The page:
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What is CSR? To what extent is there a business case for CSR?

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Introduction

What is CSR? To what extent is there a business case for CSR? Corporate social responsibility (CSR) has never been as important as it is in today's society. It redefines corporate values and the long term commitment between a company and all of its key constituents. The World Business Council for Sustainable Development (2000) characterizes CSR as "the commitment of businesses to contribute to sustainable economic development, working with employees, their families, the local community and society at large to improve their quality of life". In a world driven by consumer perceptions, CSR is rapidly becoming a key to success for maximizing a company's profits. Peattie (1995) suggests that CSR is "the holistic management process responsible for identifying, anticipating and satisfying the requirements of customers and society in a profitable and sustainable way". Briggs & Verma (2006) believes the investment of engaging CSR brings both tangible and intangible benefits such as financial returns and reputation improvements. There appears to be no doubt that there is a business case for CSR for a company. This essay will first identify the importance of engaging in CSR by showing examples of success and surveys conducted by third parties. Then, it will analyze how the different expectations of CSR among stakeholders of a company affect its CSR strategy. ...read more.

Middle

An ethical marketing strategy can rescue the business image of a company. US fast food giant McDonald's has faced ethical criticisms over the past three decades. The accusations included 'exploitations of children' with its advertising, 'culpably responsible' for cruelty to animals, 'strongly antipathetic' to unions, paying its workers lower wages, falsely advertising its food as nutritious, and risked the health of people plunged the firm into crisis. It seems that McDonald's broke all of the social responsibility rules. As of the early 2000's, the firm changed its marketing strategy to a more ethical one, such as devotes the resource to promote the advertising campaign to build up a fresh and healthy image. Accompanying these campaigns was a range of new healthy options on a new menu. They also launched exercise and sports initiatives especially targeted at young people. After the new menu and promotions launched, McDonald's sales rebounded in the late 2000's from the slump they suffered in the early to mid-2000's. The firm's commitment to good values had won back the customers successfully. (Andrew, C. & Matten, D., 2010) Furthermore, a company which engages in CSR probably can recruit better qualified and motivated staff. Andrew, C. & Matten, D., (2010) used Body Shop as an example. ...read more.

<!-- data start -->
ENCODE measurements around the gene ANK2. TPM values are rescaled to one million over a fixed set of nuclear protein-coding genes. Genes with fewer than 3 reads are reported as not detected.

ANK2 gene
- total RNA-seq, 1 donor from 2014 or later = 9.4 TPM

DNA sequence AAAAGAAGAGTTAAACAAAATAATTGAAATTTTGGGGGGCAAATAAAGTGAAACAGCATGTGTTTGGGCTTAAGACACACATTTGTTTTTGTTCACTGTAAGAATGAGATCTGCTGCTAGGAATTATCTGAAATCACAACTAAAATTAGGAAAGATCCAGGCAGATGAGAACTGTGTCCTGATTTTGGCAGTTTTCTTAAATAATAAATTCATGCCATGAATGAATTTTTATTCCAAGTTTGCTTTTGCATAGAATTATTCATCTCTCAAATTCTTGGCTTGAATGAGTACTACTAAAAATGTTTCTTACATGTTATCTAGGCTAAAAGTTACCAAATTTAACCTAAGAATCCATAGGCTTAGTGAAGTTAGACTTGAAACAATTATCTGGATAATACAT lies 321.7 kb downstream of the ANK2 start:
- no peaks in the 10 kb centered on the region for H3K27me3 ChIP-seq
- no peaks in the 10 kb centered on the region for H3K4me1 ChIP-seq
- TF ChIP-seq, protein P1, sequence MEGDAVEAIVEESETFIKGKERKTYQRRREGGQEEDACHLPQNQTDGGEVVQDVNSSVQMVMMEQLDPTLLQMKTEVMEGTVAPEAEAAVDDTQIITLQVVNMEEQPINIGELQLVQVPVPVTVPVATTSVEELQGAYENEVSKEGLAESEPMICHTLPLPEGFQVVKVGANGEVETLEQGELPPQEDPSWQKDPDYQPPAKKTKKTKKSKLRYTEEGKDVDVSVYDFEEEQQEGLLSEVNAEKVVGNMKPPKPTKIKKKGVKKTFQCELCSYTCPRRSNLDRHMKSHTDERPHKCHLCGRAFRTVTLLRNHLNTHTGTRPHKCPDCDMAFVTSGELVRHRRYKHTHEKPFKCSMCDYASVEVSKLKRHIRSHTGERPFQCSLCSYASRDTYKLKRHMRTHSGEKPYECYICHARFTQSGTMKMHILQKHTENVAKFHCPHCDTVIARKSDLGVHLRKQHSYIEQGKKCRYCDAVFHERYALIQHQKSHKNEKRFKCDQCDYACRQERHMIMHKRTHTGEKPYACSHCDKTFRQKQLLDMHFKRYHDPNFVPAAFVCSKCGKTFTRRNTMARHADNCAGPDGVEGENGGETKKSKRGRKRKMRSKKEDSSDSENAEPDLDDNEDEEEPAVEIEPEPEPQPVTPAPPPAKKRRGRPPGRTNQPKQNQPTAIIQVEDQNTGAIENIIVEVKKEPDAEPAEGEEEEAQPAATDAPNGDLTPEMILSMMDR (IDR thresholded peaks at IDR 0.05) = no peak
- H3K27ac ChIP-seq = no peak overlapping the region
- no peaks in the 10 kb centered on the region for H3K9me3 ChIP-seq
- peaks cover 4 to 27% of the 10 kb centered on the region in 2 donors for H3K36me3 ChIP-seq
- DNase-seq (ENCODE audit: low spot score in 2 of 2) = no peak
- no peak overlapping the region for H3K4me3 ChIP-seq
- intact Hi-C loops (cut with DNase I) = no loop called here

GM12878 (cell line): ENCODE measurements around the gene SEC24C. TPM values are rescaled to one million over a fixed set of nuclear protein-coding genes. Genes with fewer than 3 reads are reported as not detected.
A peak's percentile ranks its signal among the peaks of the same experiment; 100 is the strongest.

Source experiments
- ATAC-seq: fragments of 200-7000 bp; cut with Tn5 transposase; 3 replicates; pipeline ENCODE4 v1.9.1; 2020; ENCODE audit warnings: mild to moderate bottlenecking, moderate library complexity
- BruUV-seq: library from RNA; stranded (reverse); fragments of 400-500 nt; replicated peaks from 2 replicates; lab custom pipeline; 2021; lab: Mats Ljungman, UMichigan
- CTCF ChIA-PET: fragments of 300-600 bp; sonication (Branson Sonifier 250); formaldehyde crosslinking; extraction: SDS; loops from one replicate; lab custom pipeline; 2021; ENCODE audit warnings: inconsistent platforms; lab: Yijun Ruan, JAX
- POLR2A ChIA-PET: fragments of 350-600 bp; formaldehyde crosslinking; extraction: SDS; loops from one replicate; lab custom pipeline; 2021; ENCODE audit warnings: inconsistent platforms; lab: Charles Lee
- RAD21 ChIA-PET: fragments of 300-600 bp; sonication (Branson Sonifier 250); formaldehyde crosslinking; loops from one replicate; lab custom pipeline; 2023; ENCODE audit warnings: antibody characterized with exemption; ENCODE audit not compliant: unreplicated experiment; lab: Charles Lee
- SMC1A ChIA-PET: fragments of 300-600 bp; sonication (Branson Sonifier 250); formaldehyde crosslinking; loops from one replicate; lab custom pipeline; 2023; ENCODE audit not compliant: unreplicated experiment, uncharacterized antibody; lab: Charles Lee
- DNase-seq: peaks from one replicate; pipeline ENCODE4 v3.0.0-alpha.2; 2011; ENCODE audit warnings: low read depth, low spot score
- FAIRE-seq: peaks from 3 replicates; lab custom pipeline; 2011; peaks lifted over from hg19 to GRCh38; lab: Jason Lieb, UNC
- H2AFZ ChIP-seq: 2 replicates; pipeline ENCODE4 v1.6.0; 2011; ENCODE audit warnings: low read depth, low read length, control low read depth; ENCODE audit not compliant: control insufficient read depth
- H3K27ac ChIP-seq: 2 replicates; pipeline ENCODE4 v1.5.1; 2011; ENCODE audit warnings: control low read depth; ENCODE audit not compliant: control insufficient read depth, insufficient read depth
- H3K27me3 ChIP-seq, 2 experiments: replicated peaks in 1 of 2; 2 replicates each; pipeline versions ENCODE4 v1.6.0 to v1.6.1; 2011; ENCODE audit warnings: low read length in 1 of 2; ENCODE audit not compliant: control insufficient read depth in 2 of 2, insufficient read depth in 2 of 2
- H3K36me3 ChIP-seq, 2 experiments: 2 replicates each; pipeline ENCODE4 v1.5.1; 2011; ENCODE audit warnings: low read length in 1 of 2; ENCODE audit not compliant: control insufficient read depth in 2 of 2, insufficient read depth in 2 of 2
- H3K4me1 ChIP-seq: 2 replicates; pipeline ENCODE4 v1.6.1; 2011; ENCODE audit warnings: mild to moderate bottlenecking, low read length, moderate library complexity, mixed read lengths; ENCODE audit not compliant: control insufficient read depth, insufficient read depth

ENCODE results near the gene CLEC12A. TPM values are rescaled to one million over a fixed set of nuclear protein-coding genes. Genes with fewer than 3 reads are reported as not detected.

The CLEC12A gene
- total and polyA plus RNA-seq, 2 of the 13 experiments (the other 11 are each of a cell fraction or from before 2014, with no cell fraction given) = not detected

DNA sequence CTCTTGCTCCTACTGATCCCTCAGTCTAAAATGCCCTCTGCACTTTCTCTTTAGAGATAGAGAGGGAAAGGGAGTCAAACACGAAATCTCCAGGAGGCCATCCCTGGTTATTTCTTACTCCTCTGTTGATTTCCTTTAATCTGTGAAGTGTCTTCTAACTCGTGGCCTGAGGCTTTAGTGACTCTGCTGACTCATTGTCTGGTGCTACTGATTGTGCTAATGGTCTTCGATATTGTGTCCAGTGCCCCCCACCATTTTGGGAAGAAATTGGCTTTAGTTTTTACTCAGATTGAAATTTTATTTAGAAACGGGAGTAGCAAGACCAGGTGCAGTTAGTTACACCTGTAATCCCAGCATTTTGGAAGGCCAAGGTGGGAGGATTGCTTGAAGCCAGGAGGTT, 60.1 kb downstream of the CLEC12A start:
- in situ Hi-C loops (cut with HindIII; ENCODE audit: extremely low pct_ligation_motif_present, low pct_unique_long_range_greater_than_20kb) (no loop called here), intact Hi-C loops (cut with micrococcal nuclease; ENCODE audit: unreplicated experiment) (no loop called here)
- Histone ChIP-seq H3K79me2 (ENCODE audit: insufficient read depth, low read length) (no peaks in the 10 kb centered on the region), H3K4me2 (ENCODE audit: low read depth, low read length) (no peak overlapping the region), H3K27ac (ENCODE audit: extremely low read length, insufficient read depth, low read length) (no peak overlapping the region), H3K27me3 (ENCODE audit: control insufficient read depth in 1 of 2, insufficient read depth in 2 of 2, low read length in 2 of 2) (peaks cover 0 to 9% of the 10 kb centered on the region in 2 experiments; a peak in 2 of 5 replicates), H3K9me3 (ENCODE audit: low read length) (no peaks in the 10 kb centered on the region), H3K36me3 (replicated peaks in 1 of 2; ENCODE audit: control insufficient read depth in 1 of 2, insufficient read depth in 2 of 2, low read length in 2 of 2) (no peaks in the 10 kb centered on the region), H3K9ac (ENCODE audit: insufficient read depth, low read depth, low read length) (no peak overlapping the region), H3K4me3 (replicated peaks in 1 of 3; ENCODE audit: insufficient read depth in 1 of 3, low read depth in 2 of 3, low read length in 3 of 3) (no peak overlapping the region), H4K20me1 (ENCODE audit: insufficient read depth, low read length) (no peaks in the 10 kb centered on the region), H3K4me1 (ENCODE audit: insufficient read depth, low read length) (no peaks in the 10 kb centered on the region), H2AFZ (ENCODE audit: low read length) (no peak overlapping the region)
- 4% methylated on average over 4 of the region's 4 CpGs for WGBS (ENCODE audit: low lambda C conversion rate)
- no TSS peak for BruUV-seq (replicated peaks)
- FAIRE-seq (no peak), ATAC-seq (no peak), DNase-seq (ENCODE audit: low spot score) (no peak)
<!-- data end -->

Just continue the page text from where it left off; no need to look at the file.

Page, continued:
Conclusion

In conclusion, engaging in CSR contributes a positive impact for a company based on the many reasons given above. In the beginning, the building up of a company's ethical behavior and CSR practices probably will cause increased cost consumption and result in lower profitability in the short term. However, in the long term, it can improve relationships with all of its key constituents, gain more loyal customers, enjoy lower costs and higher revenues, and achieve overall improvement of the business' standing in society. Although the measurement of CSR performance is pending to attain a common consensus, engaging in CSR likely will be one of the main drivers to greater profitability for a company. 2142 words Reference List 1. Andrew, C. & Matten, D., (2010) Business Ethics, Oxford University Press, 3rd edition 2. Boddy, D. (2005) Management: an introduction. Harlow; Pearson 3. Carroll, A.B. (1979) 'A Three-Dimensional Conceptual Model of Corporate Performance.' The Academy of Management Review, 4 (4): 497-505 4. George Pohle & Jeff Hittner, IBM Institute for Business Value 'Attaining sustainable growth through corporate social responsibility' 5. Holme, L.& Watts, R. (2000) Corporate Social Responsibility: Making Good Business Sense. Geneva: World Business Council for Sustainable Development 6. Peattie, K. (1995) Environmental marketing management, London: Pitman Publishing 7. William Briggs, Ed.D., & Archana Verma (2006) Communication World, 'Sharing the Wealth', http://www.iabc.com ?? ?? ?? ?? 1 ...read more.

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